It’s not too early to begin preparing for summer sargassum. Dr Anjani Ganase reviews the latest Sargassum White Paper generated by the United Nations Environmental Programme. The big picture requires trans-Atlantic co-operation – West Africa and Brazil to fully understand the annual sargassum influx.
Since 2011 and persisting to today, sargassum has been washing up on beaches and coasts of the Caribbean and South and Central America as regular summer events. The highest amounts to date were 27 million tonnes (estimated) of sargassum washed up in 2018; with 20 million tonnes in 2019.
Amazon and Sahara
While the two species of sargassum (S natans and S fluitans) that wash up on our shores naturally occur and grow in oceanic gyres (in the mid-Atlantic), the excessive amount of algal blooms transported is new. Scientists are now certain that these blooms are the result of increased nutrient outflow from the Amazonian basin, mixed with the mineral-rich Sahara dust loaded with iron, nitrogen and phosphorus from West Africa. Here’s a perfect environment for blooming algae catalysed by warming ocean conditions. Currents push the seaweed north to the Caribbean and the Gulf of Mexico and even as far as the North Atlantic. Drifting sargassum at sea provides habitat and refuge for larvae and juvenile marine organisms – fish, turtles, mammals, and birds, supplying food and serving as spawning grounds.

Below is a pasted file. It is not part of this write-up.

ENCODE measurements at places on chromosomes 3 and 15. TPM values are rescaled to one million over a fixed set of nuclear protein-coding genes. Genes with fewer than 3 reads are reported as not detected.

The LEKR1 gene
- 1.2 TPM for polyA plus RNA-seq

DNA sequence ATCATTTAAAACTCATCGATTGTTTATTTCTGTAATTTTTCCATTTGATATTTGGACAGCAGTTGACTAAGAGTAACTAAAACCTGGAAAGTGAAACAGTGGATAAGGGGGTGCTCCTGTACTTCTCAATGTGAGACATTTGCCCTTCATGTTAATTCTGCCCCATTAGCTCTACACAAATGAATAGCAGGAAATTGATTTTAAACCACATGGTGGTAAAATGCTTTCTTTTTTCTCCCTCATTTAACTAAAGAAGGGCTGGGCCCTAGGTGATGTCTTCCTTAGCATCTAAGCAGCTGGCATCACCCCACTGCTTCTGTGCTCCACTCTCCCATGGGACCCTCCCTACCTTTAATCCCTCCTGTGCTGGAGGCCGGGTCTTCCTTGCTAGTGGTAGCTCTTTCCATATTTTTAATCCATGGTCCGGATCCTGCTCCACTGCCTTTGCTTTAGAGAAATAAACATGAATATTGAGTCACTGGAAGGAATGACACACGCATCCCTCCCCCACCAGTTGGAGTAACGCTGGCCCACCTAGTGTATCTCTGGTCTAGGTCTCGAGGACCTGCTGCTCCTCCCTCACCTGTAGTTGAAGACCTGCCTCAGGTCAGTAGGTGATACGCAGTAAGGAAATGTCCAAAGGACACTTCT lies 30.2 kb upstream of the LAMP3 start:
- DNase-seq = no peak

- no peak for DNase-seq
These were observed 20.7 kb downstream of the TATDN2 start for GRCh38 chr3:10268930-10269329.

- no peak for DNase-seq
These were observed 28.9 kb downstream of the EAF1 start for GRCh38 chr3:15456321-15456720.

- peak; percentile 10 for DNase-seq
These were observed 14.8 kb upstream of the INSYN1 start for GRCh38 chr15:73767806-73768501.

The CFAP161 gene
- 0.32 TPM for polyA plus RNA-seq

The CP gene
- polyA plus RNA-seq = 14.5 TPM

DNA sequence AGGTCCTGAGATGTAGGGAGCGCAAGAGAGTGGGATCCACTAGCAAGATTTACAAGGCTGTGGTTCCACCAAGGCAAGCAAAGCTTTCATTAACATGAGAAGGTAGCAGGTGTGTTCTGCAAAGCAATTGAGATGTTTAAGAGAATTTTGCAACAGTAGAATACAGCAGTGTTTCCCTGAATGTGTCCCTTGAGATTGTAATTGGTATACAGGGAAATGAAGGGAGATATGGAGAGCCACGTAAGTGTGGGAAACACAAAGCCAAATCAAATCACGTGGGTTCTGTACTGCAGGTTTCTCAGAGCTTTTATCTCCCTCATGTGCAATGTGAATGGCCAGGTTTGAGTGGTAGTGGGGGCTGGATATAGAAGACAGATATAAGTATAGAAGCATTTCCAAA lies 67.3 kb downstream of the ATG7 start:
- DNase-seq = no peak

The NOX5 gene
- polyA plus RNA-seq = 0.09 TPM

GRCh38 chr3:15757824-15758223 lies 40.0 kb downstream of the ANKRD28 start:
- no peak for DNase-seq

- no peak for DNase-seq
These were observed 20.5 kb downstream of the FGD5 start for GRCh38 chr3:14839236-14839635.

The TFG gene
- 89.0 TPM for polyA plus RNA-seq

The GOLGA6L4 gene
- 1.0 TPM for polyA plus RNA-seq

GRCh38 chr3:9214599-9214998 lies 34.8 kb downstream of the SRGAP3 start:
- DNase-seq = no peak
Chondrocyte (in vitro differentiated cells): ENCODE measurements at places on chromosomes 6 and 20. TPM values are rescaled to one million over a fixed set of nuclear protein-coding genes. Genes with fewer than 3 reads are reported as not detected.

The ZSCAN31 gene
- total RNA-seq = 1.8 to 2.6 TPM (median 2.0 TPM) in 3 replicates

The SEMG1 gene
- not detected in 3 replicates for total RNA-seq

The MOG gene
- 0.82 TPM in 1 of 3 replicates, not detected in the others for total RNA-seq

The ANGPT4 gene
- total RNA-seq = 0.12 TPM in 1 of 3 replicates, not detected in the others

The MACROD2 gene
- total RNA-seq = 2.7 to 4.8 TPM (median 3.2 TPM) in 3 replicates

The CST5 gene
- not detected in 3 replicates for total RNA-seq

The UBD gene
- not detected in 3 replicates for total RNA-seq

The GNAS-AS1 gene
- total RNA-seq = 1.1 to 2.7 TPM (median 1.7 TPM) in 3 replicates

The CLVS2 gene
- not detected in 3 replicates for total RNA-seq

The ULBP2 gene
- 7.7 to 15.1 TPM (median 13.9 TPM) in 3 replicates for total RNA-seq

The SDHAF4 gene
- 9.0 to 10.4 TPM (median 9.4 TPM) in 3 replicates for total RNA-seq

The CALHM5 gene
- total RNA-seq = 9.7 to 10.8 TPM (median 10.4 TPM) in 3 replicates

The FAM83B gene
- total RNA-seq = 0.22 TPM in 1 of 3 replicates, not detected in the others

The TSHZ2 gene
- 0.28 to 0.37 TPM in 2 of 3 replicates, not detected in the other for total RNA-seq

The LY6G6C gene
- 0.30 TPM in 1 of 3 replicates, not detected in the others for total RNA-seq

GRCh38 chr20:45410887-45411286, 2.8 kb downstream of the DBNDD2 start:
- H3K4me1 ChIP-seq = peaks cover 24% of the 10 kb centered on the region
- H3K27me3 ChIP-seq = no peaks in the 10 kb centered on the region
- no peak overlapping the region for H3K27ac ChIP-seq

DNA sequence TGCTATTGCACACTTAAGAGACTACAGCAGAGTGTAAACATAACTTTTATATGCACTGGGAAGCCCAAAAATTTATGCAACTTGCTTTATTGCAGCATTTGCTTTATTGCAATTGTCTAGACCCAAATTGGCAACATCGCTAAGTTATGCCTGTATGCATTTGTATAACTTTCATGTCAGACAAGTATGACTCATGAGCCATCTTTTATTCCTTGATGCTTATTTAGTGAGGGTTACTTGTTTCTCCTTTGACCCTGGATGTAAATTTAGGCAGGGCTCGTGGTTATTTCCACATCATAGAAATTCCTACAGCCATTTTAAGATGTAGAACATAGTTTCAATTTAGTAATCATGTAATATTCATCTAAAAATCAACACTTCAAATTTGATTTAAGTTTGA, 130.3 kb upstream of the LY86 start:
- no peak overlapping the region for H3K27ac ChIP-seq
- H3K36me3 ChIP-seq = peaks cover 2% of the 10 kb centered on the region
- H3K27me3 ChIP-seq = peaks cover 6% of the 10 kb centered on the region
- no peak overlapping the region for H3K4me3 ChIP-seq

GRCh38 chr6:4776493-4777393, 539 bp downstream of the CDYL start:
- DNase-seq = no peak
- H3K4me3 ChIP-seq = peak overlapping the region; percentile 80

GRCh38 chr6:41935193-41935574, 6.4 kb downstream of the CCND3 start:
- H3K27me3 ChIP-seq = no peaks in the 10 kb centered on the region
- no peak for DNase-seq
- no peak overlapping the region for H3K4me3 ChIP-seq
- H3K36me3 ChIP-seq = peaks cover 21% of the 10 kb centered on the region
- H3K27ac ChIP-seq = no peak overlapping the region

But the arrival of sargassum to coastal and near shore environments disrupts those marine habitats and harm marine life. The shoaling waves of sargassum drapes through the water column eventually hitting the bottom, entrapping and entangling organisms as they move towards the shore. Once it settles on the beaches or gathers on coral reefs, seagrass beds or in mangroves, the decaying sargassum causes hypoxia (oxygen depletion) in the water column, blocks sunlight needed for photosynthesis, and releases noxious gases such as hydrogen sulphide. Coastal communities suffer impacts on their health, and livelihoods. Sargassum reduces the aesthetics of the beaches, and clean ups are expensive. Further consequences of the heavy machinery used to gather the sargassum include the compaction of sand, which is detrimental on turtle nesting beaches. In near shore environments, the sargassum can cause fish kills and smother nursery grounds. Ocean vessels are affected by the clogging of engines and pumps and reducing the ability to navigate.
Monitoring and forecasting
Many countries have sought to manage sargassum with varying levels of success; a lot more can be done. Today, there are several public online platforms that use remote sensing technology to track and forecast sargassum influxes. Higher resolution satellite coverage, mapping how wind and currents drive sargassum, and the biological changes in the sargassum as it drifts, are being explored. And more on-the-ground validation of the models is needed.